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W&H MAIN YARDS: Guide to Appalachian Coal Hauling Railroads

Volume 5b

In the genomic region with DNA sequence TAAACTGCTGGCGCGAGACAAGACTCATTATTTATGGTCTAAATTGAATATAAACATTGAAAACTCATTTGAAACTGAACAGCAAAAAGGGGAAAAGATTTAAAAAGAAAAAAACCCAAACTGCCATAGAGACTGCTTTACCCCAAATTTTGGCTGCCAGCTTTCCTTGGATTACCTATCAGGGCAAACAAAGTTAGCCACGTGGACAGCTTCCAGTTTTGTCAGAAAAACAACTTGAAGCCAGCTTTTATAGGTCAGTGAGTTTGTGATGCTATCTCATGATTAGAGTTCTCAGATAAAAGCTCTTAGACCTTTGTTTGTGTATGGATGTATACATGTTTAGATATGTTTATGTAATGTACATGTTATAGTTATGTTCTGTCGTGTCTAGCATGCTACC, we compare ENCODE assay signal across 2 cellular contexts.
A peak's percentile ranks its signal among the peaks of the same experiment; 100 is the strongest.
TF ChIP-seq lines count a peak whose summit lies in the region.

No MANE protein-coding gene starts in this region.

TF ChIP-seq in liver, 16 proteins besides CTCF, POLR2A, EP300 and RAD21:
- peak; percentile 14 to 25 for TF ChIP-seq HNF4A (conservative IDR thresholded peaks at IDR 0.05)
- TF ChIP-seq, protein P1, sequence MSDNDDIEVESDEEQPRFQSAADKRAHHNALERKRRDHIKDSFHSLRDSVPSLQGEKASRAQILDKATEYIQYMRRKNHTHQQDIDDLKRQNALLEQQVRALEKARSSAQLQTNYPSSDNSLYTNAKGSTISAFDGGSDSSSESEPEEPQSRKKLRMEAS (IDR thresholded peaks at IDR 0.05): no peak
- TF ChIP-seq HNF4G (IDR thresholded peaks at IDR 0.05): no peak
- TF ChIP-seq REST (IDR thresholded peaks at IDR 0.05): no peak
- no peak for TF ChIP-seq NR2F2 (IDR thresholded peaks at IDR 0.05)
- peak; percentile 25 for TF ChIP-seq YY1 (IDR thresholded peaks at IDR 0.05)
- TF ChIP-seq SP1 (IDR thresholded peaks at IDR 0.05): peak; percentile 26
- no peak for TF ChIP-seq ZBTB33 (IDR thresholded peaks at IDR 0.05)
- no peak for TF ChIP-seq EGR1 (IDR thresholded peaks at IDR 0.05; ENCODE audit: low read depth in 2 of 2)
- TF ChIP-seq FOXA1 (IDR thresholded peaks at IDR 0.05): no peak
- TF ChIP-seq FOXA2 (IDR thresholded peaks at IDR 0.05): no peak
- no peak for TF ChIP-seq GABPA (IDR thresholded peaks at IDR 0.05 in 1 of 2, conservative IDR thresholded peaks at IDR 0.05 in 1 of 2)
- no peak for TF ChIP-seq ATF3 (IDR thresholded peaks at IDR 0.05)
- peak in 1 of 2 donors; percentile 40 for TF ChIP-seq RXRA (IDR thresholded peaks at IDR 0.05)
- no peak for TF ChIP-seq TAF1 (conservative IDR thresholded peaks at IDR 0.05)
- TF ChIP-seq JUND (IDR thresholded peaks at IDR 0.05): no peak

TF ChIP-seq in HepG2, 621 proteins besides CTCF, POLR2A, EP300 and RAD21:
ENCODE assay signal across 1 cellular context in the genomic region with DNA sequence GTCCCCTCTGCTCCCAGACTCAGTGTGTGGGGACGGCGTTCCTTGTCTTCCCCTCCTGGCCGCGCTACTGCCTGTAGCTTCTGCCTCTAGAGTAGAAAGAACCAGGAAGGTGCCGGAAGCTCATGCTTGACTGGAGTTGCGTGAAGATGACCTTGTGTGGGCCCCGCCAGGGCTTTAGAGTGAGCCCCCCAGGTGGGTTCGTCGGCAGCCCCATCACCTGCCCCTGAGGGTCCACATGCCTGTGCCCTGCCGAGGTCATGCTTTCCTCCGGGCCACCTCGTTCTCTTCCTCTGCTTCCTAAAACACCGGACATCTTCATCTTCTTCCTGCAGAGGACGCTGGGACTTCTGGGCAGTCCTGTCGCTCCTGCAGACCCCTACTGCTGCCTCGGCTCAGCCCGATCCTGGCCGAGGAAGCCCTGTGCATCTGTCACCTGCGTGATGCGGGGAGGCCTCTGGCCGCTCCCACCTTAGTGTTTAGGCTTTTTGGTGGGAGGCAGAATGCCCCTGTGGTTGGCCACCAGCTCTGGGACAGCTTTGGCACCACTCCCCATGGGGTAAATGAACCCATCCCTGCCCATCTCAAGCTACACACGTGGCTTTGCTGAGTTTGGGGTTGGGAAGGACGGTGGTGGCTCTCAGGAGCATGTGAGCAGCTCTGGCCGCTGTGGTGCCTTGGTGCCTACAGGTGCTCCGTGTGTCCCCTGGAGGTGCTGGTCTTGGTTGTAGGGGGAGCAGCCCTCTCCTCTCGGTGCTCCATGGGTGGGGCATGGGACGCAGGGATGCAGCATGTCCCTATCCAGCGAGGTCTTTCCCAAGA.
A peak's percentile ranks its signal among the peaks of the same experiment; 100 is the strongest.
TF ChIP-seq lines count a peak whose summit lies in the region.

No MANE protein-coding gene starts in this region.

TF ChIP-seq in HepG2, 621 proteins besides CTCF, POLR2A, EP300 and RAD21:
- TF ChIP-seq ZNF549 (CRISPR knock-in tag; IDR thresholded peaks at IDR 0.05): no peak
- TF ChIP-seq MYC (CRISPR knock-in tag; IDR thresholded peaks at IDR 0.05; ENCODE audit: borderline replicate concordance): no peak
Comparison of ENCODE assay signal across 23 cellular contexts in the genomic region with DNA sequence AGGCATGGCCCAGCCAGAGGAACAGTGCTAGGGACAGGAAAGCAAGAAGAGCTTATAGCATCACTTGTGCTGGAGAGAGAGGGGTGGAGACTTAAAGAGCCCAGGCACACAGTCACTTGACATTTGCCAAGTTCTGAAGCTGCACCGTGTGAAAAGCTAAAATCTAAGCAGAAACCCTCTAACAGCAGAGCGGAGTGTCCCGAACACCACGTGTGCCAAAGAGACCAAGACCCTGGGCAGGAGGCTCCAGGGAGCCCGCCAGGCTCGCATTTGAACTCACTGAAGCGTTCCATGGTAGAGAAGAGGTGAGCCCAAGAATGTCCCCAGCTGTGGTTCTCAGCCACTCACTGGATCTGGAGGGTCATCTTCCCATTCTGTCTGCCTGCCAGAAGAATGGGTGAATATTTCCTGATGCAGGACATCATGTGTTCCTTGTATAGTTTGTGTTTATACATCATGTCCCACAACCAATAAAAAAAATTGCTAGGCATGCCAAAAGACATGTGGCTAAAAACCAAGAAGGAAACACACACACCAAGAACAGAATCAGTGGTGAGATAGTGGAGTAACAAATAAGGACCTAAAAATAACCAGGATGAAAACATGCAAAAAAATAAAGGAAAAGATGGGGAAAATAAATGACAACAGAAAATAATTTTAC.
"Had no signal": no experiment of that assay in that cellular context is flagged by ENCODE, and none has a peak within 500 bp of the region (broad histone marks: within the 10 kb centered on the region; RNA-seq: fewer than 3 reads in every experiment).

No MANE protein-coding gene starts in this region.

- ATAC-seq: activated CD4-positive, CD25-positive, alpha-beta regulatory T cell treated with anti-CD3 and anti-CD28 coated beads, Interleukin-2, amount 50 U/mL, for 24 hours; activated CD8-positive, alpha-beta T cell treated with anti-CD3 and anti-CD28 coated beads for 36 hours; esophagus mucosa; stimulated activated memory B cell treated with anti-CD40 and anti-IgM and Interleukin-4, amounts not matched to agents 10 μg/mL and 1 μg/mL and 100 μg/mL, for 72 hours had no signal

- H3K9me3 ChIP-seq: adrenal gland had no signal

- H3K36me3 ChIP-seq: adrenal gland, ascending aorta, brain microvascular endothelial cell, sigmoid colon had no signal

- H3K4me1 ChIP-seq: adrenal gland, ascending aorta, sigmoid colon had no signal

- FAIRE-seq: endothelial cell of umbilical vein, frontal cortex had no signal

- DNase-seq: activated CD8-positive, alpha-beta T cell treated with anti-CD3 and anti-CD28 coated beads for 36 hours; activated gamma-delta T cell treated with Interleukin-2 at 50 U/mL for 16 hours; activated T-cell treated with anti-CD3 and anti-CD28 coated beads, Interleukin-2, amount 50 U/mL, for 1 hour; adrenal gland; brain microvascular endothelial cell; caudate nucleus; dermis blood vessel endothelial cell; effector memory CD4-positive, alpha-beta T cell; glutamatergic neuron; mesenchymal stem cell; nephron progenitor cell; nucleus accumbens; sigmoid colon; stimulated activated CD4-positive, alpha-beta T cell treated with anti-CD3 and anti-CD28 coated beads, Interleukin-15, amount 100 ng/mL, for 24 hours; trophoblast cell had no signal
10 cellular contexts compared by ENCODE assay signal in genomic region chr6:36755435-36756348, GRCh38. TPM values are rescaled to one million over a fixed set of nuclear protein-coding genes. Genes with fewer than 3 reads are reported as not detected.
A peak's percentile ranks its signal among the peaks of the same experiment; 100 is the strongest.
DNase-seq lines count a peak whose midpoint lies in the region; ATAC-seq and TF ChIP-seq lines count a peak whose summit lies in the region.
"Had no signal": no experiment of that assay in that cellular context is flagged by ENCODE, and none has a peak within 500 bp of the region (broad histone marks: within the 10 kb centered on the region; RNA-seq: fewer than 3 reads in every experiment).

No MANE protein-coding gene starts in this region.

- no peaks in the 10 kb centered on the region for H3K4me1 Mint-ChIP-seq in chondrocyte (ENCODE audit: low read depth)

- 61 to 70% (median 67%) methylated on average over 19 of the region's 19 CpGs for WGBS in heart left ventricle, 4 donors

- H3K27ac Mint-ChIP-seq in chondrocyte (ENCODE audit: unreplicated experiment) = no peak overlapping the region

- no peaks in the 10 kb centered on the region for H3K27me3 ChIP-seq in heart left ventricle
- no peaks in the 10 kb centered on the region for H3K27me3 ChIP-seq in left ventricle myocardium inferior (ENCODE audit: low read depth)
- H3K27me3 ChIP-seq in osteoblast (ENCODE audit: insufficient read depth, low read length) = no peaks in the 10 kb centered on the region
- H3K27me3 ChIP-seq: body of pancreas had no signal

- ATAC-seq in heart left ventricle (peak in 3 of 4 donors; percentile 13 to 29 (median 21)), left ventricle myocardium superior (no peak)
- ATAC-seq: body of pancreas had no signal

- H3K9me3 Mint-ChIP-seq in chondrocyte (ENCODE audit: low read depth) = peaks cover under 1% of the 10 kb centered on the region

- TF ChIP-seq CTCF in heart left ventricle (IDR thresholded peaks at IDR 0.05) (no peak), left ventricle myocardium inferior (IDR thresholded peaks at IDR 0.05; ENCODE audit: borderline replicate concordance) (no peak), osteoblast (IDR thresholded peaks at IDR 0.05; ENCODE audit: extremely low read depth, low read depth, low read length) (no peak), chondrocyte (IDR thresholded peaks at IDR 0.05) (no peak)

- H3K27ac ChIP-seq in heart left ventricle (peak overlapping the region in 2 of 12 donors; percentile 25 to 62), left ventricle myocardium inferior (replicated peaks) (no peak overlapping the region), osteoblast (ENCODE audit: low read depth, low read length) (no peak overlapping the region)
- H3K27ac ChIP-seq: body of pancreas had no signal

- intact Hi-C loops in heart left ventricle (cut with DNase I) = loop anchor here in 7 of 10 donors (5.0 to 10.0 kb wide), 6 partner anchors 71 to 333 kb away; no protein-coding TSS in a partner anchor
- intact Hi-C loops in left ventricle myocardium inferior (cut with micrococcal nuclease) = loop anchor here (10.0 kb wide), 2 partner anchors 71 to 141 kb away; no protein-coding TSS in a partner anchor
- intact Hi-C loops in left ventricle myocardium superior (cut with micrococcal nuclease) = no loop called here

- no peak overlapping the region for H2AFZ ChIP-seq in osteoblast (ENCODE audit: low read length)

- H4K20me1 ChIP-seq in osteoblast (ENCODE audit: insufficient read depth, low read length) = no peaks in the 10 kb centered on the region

Just for the record, listed below are the major milepost and stations for the entire 176.9 mile CC Subdivision as it exist today. We will only be focusing on the southernmost 50 miles from Berea to Corbin. The location of the talking defect detectors are also shown and are helpful for tracking train movements if you own a scanner. These operate on the old L&N road channel 1 of 161.370 Mhz and give location, speed, length, number of axles and location again. Milepost prefixes of KC indicate the mainline trackage which had belonged to the Kentucky Central Railroad while C denotes the 1883 L&N extension from Sinks to Corbin. Branches and yards are shown in bold. Of special interest are the 16 derailment indicating lights located between the C144.5 and C154.4 milepost along Crooked Hill. These special lights will remain lit at all times unless a derailment or some type of dragging equipment is detected in which case all 16 will switch off. Just like on the Duff Mountain Grade, upon encountering dark indicators, the train must be stopped at once and a walking inspection performed before preceding. Due to several bad wrecks, a special operating instruction now requires that all hill helpers for the autoracks needing assistance up the grade be added only to the headend. I guess those 89 foot cars just don't like being pushed from behind.